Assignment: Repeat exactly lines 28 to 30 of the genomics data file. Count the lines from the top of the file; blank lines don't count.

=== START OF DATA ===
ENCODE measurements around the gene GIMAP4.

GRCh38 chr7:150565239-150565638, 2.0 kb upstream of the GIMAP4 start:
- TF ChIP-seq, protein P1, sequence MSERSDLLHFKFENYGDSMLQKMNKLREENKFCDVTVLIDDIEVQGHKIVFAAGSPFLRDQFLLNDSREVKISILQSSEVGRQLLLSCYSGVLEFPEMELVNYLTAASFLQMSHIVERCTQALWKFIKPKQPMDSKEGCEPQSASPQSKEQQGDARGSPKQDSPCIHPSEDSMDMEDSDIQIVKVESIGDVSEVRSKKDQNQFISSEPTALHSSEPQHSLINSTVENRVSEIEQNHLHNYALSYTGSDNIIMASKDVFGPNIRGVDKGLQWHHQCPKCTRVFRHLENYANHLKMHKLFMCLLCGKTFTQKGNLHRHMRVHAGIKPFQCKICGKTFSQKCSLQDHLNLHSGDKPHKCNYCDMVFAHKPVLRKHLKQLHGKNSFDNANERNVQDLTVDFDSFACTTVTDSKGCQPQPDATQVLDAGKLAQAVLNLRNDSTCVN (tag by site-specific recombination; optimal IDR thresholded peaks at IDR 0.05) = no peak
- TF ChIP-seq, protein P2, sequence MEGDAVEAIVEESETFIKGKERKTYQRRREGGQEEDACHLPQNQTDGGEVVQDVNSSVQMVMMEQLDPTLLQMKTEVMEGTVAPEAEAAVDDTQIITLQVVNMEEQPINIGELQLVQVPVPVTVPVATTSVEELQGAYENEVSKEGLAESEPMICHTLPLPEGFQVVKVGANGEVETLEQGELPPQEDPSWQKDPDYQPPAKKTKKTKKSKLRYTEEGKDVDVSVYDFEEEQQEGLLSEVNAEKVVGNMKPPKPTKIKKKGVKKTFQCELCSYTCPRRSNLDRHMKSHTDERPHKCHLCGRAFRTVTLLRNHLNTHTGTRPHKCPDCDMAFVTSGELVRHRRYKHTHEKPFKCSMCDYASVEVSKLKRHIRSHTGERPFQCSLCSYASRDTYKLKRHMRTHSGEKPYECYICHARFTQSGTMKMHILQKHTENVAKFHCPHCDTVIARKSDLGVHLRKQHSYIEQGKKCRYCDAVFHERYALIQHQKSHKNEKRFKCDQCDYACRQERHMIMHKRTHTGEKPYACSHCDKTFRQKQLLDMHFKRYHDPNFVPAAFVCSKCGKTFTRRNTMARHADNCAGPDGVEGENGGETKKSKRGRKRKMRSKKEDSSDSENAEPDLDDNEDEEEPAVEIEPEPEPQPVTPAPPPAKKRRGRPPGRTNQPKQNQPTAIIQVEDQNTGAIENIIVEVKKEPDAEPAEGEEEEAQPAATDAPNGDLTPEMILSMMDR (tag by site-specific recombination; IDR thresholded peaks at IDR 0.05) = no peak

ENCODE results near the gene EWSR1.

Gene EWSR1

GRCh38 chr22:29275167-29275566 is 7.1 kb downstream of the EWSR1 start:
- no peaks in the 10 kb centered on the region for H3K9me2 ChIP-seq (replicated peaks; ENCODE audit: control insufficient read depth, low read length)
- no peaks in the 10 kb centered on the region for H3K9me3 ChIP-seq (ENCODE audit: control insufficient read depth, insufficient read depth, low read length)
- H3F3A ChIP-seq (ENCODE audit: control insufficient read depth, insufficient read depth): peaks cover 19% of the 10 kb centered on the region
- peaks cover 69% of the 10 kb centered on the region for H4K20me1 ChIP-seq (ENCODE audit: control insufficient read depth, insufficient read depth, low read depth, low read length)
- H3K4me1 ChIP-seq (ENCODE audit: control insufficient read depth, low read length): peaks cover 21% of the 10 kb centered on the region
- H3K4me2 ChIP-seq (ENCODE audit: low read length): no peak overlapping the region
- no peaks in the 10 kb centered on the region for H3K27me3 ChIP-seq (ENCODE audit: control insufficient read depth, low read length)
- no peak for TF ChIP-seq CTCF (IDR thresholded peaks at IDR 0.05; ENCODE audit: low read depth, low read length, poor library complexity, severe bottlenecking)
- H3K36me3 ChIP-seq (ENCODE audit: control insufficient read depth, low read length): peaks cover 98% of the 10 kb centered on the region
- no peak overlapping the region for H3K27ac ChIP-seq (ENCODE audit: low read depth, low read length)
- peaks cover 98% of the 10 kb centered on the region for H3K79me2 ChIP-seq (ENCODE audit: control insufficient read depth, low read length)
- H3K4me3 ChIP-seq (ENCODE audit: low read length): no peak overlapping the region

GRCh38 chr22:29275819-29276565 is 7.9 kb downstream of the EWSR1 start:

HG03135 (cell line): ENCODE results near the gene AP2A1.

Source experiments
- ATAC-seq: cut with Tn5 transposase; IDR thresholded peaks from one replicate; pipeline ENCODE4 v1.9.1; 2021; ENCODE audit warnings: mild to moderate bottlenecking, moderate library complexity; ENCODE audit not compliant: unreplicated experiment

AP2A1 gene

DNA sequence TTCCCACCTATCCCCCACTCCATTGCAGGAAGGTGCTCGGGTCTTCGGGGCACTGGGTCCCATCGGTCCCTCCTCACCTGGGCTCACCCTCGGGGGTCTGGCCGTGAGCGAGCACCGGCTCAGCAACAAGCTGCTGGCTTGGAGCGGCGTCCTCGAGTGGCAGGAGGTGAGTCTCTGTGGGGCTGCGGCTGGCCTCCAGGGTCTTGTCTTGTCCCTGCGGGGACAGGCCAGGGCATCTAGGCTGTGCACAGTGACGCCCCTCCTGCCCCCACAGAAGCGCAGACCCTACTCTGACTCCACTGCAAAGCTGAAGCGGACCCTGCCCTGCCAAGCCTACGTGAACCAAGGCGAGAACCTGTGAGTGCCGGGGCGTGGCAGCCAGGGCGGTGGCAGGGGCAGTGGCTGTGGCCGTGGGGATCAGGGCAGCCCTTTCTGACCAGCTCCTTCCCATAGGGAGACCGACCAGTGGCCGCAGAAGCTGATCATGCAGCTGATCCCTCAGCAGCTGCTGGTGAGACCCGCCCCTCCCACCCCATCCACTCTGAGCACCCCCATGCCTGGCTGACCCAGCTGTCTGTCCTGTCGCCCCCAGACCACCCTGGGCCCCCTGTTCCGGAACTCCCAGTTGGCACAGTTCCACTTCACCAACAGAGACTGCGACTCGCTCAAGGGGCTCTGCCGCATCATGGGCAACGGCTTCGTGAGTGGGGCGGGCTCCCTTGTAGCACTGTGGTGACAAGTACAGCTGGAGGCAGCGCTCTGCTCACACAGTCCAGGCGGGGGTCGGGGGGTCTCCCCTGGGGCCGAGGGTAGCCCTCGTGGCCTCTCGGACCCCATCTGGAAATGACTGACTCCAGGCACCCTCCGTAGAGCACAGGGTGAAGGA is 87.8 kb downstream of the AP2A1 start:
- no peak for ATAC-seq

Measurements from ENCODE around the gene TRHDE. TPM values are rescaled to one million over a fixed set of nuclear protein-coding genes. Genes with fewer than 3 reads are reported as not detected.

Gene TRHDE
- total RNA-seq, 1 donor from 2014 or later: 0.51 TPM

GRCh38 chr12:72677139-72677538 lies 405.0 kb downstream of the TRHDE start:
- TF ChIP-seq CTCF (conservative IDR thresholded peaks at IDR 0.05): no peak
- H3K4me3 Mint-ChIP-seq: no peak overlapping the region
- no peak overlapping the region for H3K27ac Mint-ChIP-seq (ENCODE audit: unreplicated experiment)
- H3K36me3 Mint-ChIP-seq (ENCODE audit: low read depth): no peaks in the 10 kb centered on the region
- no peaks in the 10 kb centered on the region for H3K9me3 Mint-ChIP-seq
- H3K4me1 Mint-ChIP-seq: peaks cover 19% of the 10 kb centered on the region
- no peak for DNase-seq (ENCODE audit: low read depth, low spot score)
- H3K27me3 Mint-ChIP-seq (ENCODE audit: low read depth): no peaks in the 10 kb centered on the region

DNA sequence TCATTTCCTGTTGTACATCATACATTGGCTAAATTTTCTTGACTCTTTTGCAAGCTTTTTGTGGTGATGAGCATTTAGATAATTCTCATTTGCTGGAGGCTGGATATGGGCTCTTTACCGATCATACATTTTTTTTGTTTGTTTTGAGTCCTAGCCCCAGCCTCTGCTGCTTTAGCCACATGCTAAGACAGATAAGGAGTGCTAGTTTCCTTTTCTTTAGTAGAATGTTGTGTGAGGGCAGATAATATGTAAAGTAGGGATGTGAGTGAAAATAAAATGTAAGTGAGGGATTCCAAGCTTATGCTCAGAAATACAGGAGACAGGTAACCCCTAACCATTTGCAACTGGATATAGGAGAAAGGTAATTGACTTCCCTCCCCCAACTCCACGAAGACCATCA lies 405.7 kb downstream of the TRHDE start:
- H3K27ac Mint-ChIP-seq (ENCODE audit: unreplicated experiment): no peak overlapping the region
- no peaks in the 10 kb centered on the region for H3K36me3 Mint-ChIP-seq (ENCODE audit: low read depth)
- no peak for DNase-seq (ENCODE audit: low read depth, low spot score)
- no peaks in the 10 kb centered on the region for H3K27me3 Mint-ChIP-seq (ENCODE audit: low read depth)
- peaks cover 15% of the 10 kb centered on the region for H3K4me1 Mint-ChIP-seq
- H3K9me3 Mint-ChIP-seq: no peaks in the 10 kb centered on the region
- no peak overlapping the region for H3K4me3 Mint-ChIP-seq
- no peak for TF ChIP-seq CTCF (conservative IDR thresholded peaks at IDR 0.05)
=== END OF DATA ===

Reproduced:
Gene TRHDE
- total RNA-seq, 1 donor from 2014 or later: 0.51 TPM

GRCh38 chr12:72677139-72677538 lies 405.0 kb downstream of the TRHDE start: